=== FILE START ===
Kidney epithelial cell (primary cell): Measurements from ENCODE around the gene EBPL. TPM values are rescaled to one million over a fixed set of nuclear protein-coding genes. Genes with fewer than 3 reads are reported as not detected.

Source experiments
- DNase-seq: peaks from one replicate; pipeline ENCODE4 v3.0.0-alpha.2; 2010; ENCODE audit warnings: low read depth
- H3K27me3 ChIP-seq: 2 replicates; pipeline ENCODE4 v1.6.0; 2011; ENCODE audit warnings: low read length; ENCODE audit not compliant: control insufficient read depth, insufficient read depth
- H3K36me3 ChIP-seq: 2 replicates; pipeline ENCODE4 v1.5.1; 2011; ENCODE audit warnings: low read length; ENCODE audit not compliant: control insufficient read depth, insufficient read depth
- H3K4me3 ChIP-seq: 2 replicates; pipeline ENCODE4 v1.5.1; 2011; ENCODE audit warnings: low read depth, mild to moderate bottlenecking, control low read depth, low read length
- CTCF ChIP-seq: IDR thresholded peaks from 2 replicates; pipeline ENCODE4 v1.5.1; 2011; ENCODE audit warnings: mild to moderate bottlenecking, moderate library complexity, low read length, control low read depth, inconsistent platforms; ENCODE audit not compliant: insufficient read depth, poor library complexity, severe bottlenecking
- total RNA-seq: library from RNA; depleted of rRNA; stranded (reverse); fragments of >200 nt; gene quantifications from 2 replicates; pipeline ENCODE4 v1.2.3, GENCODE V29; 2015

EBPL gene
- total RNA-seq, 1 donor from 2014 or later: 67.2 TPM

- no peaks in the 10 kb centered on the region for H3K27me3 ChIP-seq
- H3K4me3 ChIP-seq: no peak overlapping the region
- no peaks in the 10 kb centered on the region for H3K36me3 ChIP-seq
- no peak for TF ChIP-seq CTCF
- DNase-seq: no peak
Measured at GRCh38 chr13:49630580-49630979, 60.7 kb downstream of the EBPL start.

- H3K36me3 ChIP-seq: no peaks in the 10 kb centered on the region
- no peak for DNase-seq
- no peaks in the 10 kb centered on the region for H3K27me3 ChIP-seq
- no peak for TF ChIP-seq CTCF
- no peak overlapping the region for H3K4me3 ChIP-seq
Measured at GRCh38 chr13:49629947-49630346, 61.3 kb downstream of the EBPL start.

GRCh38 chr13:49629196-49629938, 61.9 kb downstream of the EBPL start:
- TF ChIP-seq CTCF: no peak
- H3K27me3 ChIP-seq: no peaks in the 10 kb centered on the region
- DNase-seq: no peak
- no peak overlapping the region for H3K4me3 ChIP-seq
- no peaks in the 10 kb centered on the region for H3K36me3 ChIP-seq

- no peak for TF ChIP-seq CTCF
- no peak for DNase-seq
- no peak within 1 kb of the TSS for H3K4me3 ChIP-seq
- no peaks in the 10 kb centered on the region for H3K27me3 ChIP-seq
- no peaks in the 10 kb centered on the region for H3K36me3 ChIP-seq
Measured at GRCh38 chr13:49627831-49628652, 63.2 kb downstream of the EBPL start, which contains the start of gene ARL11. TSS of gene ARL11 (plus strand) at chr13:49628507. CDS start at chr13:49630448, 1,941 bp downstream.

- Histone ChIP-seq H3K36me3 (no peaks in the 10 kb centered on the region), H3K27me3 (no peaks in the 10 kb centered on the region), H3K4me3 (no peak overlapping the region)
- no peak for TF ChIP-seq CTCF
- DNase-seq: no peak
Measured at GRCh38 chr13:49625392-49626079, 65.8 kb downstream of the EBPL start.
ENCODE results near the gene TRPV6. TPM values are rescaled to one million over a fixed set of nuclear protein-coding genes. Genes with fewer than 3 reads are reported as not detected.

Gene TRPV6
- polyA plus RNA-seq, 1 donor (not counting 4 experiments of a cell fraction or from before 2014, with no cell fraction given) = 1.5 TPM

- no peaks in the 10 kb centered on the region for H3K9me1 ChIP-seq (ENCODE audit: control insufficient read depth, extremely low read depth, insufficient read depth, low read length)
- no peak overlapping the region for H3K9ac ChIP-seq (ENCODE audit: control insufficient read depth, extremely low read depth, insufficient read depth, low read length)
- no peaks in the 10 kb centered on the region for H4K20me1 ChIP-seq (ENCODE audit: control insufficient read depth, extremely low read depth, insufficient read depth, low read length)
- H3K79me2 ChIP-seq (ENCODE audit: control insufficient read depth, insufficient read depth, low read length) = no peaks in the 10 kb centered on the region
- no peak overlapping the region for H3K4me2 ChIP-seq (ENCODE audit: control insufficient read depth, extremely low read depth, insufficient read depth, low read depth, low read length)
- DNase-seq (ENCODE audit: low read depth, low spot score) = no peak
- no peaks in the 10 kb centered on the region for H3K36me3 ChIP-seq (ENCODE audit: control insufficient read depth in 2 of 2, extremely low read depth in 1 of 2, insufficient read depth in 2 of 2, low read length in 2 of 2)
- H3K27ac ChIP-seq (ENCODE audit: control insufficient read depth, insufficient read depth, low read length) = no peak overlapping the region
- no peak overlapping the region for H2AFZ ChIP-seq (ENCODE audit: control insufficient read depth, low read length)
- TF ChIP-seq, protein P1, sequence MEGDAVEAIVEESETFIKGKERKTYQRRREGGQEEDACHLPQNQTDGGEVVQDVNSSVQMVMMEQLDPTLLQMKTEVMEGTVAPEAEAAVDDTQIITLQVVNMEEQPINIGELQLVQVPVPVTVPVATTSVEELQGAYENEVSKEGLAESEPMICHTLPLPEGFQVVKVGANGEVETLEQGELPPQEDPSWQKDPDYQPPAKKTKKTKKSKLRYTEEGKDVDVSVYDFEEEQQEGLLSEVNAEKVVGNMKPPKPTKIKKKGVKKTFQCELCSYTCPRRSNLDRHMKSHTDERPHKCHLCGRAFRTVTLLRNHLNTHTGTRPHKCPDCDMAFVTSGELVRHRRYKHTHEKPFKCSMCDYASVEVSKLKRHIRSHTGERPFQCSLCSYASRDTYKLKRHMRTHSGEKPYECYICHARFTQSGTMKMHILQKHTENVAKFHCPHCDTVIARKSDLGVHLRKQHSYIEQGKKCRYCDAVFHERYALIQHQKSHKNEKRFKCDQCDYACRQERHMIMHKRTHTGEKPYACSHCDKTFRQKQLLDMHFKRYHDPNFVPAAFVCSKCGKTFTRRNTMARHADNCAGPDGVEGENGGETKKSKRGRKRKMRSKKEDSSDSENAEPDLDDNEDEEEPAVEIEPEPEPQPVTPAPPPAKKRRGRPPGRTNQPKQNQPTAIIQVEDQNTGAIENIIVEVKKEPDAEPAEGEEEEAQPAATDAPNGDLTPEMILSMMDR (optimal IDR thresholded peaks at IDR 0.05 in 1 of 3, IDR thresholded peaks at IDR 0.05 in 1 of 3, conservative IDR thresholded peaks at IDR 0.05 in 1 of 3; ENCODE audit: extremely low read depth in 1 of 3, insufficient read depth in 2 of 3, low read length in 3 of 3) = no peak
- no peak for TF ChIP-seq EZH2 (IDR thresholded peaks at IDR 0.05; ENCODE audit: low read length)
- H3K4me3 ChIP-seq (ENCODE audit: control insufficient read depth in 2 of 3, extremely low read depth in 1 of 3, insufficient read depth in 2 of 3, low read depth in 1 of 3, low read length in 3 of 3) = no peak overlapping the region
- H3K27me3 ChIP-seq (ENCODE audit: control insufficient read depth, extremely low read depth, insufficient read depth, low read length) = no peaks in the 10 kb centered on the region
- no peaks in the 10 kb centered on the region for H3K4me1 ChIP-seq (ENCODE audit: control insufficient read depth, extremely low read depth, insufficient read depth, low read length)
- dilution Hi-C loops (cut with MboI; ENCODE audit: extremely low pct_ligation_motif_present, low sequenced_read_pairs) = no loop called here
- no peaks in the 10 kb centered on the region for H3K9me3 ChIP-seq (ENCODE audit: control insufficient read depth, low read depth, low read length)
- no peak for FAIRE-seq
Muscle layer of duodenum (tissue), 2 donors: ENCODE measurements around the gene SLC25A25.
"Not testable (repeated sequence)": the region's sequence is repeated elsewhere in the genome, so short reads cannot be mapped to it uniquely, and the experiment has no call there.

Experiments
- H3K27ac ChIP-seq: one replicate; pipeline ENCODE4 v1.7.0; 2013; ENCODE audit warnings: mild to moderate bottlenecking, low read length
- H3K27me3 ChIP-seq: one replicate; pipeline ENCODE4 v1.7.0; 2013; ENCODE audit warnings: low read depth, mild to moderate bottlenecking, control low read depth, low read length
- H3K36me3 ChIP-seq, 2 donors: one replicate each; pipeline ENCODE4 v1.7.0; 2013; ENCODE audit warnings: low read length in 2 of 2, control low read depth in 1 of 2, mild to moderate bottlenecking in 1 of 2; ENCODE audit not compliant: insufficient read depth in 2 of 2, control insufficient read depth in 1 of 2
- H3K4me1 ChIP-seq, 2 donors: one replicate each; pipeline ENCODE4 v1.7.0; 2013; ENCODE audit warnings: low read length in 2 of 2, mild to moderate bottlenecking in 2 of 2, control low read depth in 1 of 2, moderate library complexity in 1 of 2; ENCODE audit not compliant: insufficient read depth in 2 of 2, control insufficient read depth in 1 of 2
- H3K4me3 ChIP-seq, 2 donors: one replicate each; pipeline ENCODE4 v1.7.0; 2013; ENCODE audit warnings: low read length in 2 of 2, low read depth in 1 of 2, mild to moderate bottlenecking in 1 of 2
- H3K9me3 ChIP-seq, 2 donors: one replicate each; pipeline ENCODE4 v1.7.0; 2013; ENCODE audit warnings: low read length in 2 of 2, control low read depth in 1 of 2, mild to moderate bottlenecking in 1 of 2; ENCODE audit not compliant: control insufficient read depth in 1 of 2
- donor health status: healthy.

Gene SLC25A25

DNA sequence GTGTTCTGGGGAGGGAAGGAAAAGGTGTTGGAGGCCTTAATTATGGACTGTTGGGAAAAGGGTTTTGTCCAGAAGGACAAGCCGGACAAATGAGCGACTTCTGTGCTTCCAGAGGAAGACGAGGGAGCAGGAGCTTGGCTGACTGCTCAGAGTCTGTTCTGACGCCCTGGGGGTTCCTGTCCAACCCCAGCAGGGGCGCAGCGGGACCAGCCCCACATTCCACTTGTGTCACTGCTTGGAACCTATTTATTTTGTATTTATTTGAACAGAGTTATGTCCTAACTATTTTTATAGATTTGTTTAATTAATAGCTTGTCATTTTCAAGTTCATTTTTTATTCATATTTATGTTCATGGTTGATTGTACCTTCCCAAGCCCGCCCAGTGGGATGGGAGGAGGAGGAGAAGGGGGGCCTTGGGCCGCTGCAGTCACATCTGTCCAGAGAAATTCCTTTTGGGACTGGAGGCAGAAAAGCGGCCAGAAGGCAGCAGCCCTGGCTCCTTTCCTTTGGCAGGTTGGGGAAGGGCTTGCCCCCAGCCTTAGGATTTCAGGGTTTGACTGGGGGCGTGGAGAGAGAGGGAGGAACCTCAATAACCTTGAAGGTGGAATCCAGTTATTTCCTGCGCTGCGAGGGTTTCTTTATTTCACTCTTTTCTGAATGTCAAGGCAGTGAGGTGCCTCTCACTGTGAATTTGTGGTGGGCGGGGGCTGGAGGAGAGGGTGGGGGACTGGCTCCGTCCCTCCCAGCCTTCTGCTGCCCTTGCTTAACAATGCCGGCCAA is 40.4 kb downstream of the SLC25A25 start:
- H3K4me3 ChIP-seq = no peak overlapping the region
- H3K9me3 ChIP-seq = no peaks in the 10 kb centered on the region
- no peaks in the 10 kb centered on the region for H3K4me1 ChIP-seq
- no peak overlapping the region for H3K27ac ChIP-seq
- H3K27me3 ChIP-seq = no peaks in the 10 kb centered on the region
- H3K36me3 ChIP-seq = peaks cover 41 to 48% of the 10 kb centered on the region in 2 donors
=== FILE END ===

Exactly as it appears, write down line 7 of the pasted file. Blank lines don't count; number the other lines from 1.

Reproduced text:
- CTCF ChIP-seq: IDR thresholded peaks from 2 replicates; pipeline ENCODE4 v1.5.1; 2011; ENCODE audit warnings: mild to moderate bottlenecking, moderate library complexity, low read length, control low read depth, inconsistent platforms; ENCODE audit not compliant: insufficient read depth, poor library complexity, severe bottlenecking